Dessert isn’t always the best part of the meal.
Not as tasty as the original flavor.
Bravo had already sunk its meaty hooks into us with the delicious thrill of watching fashion designers and chefs compete for fame and fortune, so a show where aspiring interior designers vied for the same thing in the same manner seemed like a natural. What could possibly go wrong? Oh, nothing — save for twelve not-all-that-interesting contestants, wildly inconsistent judging, and a dismissal catchphrase so forced and banal, it had us running toward the exits after the first show. But we toughed it out for the entire ten-episode first season, and you, the train-wreck-loving public, are the richer for it.
The fact that this underwhelming drama from Tim Kring made us miss Kiefer Sutherland in 24 wasn’t a surprise. But it even made us nostalgic for Heroes. Season 4. Yes.
Once again, we learned that TWoP’s demographics and those of the WWF don’t really have much overlap (a lesson we should have learned from our brief foray into recapping WWF Smackdown!). The recaps were tough, but the readership wasn’t quite enough.
Who knew it would turn out to be the televisual equivalent of a tapeworm? It seemed like a fun little makeover show, but this series was one cautionary tale after another, with lessons galore for fame whores and hapless homeowners and deluded designers. Deborah, Kim, and a passel of substitute recappers strove mightily to cope with the onslaught of paint, MDF, fabric, attitude, and hay — yes, hay — but eventually, the greed of TV execs got totally out of hand. TWoP decided to use the money it cost to cover this show’s bloated schedule to buy all the recappers TiVos and gold-plated remote controls instead. We’re sure the cast and crew will have a lovely time redecorating the Permanent Hiatus floor of TWoP Towers.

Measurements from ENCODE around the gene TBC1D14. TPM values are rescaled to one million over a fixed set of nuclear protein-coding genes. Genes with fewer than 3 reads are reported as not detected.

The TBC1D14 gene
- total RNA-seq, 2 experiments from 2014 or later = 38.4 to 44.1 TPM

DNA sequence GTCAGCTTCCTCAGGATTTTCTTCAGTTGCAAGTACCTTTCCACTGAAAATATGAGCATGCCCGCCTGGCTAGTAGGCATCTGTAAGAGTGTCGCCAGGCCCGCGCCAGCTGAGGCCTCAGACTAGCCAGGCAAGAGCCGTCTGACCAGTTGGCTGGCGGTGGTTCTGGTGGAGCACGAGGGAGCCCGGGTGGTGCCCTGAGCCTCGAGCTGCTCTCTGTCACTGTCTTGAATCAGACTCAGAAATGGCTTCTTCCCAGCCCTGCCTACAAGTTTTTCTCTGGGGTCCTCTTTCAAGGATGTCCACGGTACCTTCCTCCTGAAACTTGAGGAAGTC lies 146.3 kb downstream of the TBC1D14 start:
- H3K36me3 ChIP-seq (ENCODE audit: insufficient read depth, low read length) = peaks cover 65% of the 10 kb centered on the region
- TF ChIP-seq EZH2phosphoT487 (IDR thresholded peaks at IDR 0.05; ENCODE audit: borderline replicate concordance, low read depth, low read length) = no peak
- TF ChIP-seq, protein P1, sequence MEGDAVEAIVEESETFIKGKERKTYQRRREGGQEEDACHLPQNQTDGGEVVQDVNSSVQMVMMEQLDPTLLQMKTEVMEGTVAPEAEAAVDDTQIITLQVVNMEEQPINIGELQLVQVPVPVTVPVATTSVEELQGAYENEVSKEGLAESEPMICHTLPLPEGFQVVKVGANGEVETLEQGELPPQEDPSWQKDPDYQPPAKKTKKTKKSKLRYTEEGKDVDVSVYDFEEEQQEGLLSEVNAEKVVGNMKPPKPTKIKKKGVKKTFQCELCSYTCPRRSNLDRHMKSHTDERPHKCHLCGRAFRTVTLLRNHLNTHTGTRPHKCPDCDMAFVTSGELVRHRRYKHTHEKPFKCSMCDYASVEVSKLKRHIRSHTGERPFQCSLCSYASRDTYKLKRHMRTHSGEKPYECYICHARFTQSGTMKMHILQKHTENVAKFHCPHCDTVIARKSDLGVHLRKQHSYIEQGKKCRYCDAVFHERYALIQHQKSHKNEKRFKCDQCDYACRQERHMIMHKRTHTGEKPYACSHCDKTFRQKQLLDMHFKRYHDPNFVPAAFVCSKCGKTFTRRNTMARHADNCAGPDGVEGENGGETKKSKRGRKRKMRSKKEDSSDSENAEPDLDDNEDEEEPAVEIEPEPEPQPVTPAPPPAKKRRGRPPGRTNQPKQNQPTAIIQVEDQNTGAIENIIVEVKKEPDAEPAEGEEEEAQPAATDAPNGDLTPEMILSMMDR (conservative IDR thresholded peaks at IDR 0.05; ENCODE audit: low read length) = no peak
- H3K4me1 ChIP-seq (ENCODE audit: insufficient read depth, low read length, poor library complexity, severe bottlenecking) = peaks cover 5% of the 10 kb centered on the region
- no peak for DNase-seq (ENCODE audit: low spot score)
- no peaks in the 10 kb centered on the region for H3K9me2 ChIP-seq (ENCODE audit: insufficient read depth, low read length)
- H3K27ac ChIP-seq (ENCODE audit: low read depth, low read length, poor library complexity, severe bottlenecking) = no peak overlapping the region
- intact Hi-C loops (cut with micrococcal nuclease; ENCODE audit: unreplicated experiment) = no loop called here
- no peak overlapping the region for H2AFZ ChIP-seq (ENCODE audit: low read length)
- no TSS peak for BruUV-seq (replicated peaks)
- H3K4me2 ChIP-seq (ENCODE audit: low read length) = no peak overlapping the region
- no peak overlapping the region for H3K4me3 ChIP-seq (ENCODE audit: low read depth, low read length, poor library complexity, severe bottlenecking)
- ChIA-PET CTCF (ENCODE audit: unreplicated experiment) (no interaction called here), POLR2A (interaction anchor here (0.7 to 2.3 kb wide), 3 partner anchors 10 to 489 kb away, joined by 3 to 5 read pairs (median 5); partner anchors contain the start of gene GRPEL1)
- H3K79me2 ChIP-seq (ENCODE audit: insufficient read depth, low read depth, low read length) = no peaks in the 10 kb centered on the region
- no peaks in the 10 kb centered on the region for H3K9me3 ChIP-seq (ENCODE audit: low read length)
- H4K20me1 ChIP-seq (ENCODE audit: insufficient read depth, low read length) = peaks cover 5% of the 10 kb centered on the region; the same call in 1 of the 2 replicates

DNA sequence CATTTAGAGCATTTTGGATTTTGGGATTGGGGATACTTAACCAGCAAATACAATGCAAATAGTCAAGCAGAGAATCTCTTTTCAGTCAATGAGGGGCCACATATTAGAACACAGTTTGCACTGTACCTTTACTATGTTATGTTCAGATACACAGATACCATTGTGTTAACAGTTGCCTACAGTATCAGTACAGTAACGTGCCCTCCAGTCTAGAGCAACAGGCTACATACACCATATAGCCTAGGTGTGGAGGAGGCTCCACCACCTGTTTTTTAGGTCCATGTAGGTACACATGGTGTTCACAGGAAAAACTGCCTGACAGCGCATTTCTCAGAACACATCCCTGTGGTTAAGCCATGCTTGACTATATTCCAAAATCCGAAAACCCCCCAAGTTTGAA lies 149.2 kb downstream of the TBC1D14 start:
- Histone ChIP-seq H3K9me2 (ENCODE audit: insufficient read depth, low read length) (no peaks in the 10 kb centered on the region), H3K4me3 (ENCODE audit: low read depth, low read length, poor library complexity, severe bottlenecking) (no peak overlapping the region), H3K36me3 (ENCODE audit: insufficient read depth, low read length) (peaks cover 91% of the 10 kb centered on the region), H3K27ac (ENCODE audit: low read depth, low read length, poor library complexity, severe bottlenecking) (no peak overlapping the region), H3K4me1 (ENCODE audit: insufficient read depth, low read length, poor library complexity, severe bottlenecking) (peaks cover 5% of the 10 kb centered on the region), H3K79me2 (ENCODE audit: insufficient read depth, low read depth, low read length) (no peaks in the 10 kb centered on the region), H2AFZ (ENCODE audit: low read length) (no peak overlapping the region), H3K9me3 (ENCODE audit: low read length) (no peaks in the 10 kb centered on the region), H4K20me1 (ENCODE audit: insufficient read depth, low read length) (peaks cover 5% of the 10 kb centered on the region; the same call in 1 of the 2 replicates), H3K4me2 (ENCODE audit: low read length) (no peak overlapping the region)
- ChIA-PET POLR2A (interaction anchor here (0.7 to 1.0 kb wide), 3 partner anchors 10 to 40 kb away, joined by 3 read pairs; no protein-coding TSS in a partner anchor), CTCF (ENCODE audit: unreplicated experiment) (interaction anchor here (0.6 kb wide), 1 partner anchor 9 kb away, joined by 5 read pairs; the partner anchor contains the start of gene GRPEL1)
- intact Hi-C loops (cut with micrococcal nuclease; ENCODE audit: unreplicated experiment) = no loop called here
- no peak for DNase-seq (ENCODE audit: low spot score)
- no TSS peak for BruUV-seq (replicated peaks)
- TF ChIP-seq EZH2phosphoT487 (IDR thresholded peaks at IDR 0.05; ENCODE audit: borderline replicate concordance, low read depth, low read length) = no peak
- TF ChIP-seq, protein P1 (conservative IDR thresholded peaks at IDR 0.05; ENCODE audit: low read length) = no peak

This horrid show revolved around a supernaturally dumb morgue intern who relives days in order to save lives suffered from stupid, obvious plots; cringe-inducing dialogue; one-dimensional characters; and non-existent direction. It was ignored by critics and beaten regularly by wrestling on UPN. And then it was inexplicably picked up for a full season, prompting TWoP to cancel the recaps on the off-chance the folks at FOX had somehow forgotten how that facet of the industry works and needed a demonstration.
Back when network television still gave an absolute lunatic a chance to make a difference, David Lynch created a television show intended to revolutionize the one-hour drama. And it did, because after this show got canceled, no network exec ever wanted to see one again. Kyle McLachlan and Lara Flynn Boyle made it out with only a few scars, but the rest of the cast got lost in an obscurity that can only be relived here.
Not nearly twisted enough. Guess they can’t all be Pretty Little Liars.
“It is better to be beautiful than to be good, but it is better to be good than to be ugly” — Oscar Wilde.
Some producers have all the luck (Dick Wolf, he of the myriad Law & Order spin-offs), and others, sadly, have none. Judd Apatow, unfortunately, falls in the latter category. He first watched the great Freaks and Geeks die a premature death, only to create another critically lauded show that did the same. But Undeclared and its endearing cast of collegiate wackos will live on at TWoP. So when you miss Steven, Shaggy, Heath, Lizzie, Rachel, and Larice, or when you just want a good, hard Ronning, this is where you should be.
This J.J. Abrams-produced spy drama starring insanely attractive people had everything going for it… everything but a reason for viewers to care about either the drama or the people, that is.